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As the Native American bride of a French-Canadian interpreter, she joined the Astorian Party on its overland voyage to Oregon to set up a trading post on the Columbia River. Did she know what they were getting into?
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Astorian Party’s decision to follow the river was nearly fatal (#451, July 9, 2017)

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Charged with blazing a trail to the West Coast, the voyageurs in the party decided to paddle down a strange river, hoping for an easy ride to the sea. Only the charity of local Native American tribes saved them all from starvation.
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How Marie Dorion earned her story as “Oregon’s Revenant” (#452, July 16, 2017)

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Marooned in a frozen winter wasteland after a hostile tribe attacked and killed everyone else, she kept herself and her two children alive through the winter and then led them home to safety.
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Colleague's taste for dead-lizard-infused booze ruined early naturalist’s specimens (#453, July 23, 2017)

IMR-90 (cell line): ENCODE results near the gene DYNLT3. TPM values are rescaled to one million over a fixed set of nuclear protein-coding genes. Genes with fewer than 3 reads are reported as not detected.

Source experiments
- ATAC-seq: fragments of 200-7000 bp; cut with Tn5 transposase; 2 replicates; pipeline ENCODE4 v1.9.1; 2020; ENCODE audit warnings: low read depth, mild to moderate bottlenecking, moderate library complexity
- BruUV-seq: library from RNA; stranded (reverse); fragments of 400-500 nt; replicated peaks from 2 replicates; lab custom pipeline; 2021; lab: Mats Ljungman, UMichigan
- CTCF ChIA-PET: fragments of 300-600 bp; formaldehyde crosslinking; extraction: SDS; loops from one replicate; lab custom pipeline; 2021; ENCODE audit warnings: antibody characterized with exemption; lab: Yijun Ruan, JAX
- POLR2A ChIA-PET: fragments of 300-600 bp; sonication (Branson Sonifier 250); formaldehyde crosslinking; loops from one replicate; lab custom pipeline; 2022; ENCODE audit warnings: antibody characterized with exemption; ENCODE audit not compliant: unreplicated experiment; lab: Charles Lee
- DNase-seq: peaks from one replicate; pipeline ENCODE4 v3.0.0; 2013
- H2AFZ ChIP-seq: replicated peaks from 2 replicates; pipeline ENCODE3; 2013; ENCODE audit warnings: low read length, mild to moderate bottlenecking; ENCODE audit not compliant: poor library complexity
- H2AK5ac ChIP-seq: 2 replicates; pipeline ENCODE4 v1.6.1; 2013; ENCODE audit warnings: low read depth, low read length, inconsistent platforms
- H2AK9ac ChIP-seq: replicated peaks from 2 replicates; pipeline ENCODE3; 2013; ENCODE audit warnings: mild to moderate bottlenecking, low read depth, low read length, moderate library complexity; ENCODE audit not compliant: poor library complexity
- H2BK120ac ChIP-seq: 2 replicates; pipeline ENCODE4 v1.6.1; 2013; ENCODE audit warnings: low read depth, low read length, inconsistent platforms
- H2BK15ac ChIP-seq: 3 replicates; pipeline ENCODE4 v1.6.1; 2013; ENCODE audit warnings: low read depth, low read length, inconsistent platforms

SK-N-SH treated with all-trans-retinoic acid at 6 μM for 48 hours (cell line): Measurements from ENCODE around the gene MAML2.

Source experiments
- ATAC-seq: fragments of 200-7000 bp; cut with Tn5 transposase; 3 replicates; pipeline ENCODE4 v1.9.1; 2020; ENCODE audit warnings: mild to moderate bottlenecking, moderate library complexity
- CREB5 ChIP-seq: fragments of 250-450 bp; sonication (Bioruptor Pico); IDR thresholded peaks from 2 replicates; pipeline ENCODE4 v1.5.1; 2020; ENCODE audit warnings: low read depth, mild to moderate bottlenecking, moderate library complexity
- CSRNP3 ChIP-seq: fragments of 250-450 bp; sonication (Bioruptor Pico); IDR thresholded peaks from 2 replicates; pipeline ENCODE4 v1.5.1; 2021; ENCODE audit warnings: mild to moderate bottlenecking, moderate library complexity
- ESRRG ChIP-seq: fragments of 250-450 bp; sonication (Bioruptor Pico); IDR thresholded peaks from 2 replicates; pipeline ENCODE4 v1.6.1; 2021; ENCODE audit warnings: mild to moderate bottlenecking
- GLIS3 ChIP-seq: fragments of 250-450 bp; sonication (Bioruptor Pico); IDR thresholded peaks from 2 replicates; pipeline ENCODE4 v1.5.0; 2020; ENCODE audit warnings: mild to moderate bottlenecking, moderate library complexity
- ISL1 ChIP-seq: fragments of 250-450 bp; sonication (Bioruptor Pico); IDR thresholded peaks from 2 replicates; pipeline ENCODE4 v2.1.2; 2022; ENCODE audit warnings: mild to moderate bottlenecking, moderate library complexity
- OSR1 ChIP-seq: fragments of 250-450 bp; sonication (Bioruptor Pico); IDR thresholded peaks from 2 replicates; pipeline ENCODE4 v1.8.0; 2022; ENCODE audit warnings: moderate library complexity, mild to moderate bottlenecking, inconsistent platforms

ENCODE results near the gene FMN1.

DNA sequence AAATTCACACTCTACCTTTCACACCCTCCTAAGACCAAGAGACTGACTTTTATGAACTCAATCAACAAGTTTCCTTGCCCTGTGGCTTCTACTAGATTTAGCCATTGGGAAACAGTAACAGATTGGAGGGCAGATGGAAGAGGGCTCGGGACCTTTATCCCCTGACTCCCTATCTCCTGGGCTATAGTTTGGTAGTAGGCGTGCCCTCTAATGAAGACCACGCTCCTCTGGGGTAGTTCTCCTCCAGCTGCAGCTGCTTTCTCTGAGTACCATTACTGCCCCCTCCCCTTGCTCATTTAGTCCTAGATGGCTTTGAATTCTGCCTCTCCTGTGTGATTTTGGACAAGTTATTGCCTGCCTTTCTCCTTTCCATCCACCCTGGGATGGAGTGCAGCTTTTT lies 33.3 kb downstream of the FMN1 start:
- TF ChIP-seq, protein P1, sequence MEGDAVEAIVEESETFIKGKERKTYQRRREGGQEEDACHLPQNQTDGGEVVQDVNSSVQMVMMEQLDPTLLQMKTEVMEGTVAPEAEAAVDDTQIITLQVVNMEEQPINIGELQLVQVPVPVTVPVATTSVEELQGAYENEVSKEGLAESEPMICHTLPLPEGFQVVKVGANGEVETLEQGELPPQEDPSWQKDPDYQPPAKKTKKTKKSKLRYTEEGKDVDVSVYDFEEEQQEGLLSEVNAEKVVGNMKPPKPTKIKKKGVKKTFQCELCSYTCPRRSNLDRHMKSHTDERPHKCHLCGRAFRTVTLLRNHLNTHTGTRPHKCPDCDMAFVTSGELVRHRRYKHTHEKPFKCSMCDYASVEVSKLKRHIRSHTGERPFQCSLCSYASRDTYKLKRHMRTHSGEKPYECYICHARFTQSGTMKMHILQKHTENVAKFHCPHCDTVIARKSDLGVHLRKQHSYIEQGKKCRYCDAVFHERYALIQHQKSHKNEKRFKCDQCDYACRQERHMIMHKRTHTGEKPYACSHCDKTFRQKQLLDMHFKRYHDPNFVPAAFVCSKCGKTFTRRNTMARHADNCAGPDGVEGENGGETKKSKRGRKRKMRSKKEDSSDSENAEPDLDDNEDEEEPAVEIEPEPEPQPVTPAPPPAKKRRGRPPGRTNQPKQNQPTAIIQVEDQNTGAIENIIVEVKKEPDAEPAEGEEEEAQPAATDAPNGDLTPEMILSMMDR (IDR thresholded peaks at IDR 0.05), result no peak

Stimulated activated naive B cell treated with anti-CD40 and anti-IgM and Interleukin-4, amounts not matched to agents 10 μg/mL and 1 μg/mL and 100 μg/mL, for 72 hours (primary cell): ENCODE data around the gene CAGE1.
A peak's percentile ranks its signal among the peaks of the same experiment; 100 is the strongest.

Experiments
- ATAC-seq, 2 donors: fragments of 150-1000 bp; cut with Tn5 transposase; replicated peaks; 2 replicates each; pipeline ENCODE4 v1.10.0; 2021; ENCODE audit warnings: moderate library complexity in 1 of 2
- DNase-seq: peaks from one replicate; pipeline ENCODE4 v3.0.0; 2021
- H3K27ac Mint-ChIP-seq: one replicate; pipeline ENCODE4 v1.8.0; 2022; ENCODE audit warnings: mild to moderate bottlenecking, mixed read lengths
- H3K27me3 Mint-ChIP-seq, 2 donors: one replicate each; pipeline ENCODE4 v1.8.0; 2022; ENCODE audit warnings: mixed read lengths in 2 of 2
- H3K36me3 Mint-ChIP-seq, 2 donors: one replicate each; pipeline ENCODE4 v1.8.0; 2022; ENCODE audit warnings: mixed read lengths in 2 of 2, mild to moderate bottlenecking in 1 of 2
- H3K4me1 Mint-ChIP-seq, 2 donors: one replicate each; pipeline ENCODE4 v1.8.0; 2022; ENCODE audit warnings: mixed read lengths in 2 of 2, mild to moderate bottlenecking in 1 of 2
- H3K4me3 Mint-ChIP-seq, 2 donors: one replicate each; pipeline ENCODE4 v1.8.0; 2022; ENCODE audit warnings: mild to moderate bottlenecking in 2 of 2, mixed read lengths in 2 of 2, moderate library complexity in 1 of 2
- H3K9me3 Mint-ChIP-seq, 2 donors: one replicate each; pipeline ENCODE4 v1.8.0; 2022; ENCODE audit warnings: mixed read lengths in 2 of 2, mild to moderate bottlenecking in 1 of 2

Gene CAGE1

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Stranded for the winter on Sauvie Island, the members of Nathaniel Wyeth's trading post struggled to get enough to eat. But for some of them, the greater problem was finding something to drink.
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Various schemers’ plans to exploit Multnomah Falls came to naught (#454, July 30, 2017)

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Original owners of the falls tried for years to log it, but the steamship and railroad moguls were making a lot of money on excursion trips, so they blocked the scheme, preserving the falls for today's park.
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When the governor’s secretary imposed martial law on three saloons (#455, August 6, 2017)